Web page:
A paradigm shift from being objectified to showcasing women empowerment on Indian television
A progressive report on perspective regarding women's role shared in Hindi cinema. it has upgrade from showing actresses in a meekly manner to a sensible women who are intolerant and takes action against evil practices.
The battle for changing the tagline of fairness cream from Fair & Lovely to Glow & Lovely is a recent development in today’s era. The standard of beauty norms fixed by viewers has always been a white toned, slender neck and shiny, frizz-free long hair. We can see that in every advertisement, be it any beauty product or it falls under any non-domestic commercials. Femininity is reflected only by putting on a Female physique at the display. The soft drink “slice” also has to be as desirable as sensational Katrina’s seducing pose.
Besides the stereotyped or clichéd necessities of women, even men’s product requires women appearance either to objectify women, to attract the male audience or to show that men are superior to women. Women used to be treated as an ornament to their products. Why does a woman have to be there to promote banana hammock ads? Commercials are just a glance at the actual reel world running parallel to the real world. Heroines have got not only limited space on the screen but also the narrow perspective of the production house. They have been restricted to certain areas such as the kitchen, bedroom, or at the dance floor in the bar, while men hold the superior rank, chasing success by cracking deals, doing errands at offices, etc. Researches on cinema’s business have revealed that the movies that have maintained audience expectations, encompasses traditional values by showcasing female character as submissive, shy, fragile, and talks high of chastity are blockbuster. The formula to win the public heart was used to be via playing the victim’s card. Bearing injustice and domestic violence meted out by the family head used to be a token of sympathy for actresses.
Female characters in Bollywood were viewed through the eyes of a predominantly male viewpoint because of the difference in the number of men compared to women in the backstage crew such as scriptwriters, producer, director, and many others resulting in the age-old stereotypes and role prejudices that persist in cinema.
The English art critic and writer John Berger said in his 1972 essay on art criticism, Ways of Thinking, “Men act, women appear.” Men watches, women watch themselves being watched”, contributing to his study of women’s portrayal in the media and digging about the ‘male gaze’ idea.
The stereotypical depiction in commercial Hindi films of the ideal Indian woman has been a matter of concern among feminists. Noting the pre-existing trend of depicting women either as the mistress of the hero or as a competent housewife. An alternative solution has been the rise of independent films in mainstream commercial cinema that present topics of concern to women from a deeply misogynistic viewpoint. Many of these films depict women as independent and passionate women.
Movie “Pink” starring Tapsee Pannu and Amitabh Bachchan raises the women’s consent issue and helped the audience to clarify the literal meaning and significance of the word ‘NO’. Now the female section has also got its spot in the off-screen process. They are emerging as the backbone of cinema. Women’s writing is turning out enthralling and inspiring. “Raazi’s” witty dialogues and screenplay written by Meghna Gulzar has achieved critical success. Changing times, however, has brought many women ‘s achievements to the fore: ‘Gully Boy’ by Zoya Akhtar, and Gauri Shinde’s famous ‘English Vinglish’ is directed by women artists.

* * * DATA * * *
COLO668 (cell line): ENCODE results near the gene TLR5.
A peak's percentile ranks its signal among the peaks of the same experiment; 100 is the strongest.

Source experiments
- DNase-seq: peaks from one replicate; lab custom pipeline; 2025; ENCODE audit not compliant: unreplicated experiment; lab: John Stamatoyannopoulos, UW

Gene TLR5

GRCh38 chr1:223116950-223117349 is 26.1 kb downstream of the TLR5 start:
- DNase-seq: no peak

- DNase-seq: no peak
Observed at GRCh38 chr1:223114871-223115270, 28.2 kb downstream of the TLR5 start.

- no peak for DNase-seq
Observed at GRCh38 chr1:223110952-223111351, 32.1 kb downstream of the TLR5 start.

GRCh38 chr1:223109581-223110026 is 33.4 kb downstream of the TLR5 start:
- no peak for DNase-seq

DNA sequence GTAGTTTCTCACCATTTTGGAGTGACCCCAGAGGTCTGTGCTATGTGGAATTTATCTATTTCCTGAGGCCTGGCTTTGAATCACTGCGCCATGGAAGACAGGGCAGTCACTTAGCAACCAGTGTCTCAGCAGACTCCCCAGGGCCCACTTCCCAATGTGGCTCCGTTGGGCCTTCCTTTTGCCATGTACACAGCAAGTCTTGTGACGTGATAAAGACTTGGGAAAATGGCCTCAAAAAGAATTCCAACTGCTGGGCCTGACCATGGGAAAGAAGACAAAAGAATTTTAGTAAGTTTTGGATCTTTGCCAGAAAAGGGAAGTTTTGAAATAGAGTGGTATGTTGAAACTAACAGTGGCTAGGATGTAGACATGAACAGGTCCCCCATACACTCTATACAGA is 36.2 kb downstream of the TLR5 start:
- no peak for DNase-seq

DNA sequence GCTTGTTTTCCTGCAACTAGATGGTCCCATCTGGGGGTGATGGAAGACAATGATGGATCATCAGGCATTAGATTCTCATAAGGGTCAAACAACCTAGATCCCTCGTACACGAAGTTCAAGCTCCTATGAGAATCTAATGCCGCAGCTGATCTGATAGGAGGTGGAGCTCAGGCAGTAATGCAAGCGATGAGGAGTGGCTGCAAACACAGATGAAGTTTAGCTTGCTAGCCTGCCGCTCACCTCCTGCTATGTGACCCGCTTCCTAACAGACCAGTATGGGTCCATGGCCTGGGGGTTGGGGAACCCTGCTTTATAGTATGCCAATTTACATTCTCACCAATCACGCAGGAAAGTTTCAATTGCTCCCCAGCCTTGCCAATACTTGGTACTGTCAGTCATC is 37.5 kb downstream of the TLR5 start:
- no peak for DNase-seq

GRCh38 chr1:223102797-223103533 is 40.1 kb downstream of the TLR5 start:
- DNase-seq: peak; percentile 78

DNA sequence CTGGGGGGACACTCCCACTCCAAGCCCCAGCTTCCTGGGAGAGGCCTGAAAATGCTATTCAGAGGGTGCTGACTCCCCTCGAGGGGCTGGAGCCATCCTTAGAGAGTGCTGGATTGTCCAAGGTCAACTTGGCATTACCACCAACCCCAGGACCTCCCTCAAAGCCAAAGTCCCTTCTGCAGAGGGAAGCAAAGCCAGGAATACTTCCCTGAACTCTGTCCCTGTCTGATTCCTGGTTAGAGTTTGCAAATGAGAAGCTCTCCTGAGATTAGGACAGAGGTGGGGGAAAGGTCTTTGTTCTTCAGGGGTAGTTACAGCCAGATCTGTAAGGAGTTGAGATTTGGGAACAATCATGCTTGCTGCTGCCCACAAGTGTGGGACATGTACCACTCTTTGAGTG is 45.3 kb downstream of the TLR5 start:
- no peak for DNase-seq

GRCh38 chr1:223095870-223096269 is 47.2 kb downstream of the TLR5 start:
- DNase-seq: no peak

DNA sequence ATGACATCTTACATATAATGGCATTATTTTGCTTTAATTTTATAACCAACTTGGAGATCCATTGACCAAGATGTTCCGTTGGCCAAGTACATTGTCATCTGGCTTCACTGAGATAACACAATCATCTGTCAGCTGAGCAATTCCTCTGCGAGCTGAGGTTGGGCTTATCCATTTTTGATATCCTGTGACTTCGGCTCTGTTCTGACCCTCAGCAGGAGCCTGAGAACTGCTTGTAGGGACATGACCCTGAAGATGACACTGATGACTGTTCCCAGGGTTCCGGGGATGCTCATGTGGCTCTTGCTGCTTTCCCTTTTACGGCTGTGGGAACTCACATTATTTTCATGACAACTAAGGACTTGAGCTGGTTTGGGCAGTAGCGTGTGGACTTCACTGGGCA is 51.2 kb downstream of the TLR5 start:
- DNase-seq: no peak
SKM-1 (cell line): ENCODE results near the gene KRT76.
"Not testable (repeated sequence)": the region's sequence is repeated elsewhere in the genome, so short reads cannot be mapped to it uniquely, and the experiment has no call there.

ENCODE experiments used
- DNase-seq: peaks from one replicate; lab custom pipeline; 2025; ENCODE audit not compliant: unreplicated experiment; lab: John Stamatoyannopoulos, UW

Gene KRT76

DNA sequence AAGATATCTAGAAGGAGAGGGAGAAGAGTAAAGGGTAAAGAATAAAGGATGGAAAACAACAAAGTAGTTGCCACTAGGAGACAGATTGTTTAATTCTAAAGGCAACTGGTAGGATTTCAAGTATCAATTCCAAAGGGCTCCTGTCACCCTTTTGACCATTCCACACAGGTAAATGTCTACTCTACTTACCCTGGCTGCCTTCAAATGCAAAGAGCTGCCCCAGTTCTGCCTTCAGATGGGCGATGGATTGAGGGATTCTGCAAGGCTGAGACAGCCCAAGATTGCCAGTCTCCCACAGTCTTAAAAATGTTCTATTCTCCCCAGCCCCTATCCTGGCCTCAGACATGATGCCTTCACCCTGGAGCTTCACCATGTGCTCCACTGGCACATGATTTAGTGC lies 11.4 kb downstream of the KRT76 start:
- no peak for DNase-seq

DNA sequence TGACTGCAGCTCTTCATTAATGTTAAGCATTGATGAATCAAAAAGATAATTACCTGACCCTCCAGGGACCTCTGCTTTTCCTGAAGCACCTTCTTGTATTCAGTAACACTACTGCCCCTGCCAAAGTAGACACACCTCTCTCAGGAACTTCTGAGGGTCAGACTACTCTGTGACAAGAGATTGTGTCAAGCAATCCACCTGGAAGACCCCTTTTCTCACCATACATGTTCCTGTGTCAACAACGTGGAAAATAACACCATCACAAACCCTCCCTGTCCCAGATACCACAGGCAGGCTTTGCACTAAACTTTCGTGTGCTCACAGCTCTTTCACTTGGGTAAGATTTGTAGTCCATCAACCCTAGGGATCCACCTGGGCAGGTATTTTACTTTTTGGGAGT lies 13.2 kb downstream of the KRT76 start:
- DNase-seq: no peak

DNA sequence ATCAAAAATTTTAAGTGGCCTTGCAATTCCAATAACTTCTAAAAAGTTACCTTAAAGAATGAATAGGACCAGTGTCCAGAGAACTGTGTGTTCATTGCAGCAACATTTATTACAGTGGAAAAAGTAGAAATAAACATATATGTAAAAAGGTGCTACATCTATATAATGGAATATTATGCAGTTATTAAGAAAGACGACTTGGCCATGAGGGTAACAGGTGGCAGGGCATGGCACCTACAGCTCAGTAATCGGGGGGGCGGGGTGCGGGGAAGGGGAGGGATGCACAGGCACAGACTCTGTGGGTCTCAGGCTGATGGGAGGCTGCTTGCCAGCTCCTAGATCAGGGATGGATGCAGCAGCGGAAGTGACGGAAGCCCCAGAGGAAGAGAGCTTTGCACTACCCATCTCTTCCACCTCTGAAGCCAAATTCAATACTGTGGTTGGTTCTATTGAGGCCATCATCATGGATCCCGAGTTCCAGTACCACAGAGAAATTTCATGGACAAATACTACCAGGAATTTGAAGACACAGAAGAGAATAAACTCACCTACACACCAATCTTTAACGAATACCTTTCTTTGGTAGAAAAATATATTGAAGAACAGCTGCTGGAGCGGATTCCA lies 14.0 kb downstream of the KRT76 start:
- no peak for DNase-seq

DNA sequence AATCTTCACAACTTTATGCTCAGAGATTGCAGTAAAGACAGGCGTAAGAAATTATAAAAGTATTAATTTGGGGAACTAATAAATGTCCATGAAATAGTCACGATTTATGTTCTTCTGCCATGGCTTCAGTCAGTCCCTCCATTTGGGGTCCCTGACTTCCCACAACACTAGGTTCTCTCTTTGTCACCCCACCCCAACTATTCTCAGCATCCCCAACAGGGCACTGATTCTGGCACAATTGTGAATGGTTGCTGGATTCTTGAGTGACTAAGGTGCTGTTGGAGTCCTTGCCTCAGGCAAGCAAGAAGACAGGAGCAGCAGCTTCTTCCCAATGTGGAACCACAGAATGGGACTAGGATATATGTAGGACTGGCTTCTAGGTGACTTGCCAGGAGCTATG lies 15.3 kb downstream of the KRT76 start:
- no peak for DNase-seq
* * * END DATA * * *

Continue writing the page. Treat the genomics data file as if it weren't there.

Movies like listed below such as :
- Mardani (2014), where a lady cop proves the possibility in bringing justice within two working days
- Queen (2014) shows that girls can enjoy foreign trips on their own,
- Gulab Gang (2014), reflects two versions of women, Juhi Chawla an oppressor while Madhuri Dixit played the role of Reformer.
- Thappad (2020), gives air to the most unattended issue, just a slap is actually a gesture of domestic violence.
There are many more similar movies that is breaking the glass ceiling.
The silver screen and commercials are the closest one to this trend fixing industry. It got highly affected which is at times for good. Now, look at the ad of shampoo ‘Dove’. It has evolved to the point where every texture of hairs, be it curly, wavy, straight, not so straight, long, or short is acknowledged. It does not follow the prefixed notions of hair such as ‘Nihar Shaanti Amla’ hair oil does.
Cinema is stepping out of the patriarchal mindset so the commercial world too. The ad of ‘Fortune oil’ stares Akshay Kumar with the tag line “Ruko mat” is helping in shattering the stigma that females are not supposed to prepare their meal. He showed that there is nothing wrong with cooking. Even a man can learn it.
The representation of women’s empowerment has now started taking its ground. We can see the difference in approaches in detergent commercials. Earlier women were shown struggling with the stains on their men’s shirts. Now referring to the detergent ‘Rin’ ad where the girl in spotless white kurta materializes from the crowd to respond to the manager of the company, who was commenting on the literacy rate of the village.
Despite the fact, the world is again undergoing the reawaking phase, yet there is a need to ponder upon what an impactful industry serves, is going to set the mindset of the entire nation. So the content of television and cinema should be chosen wisely.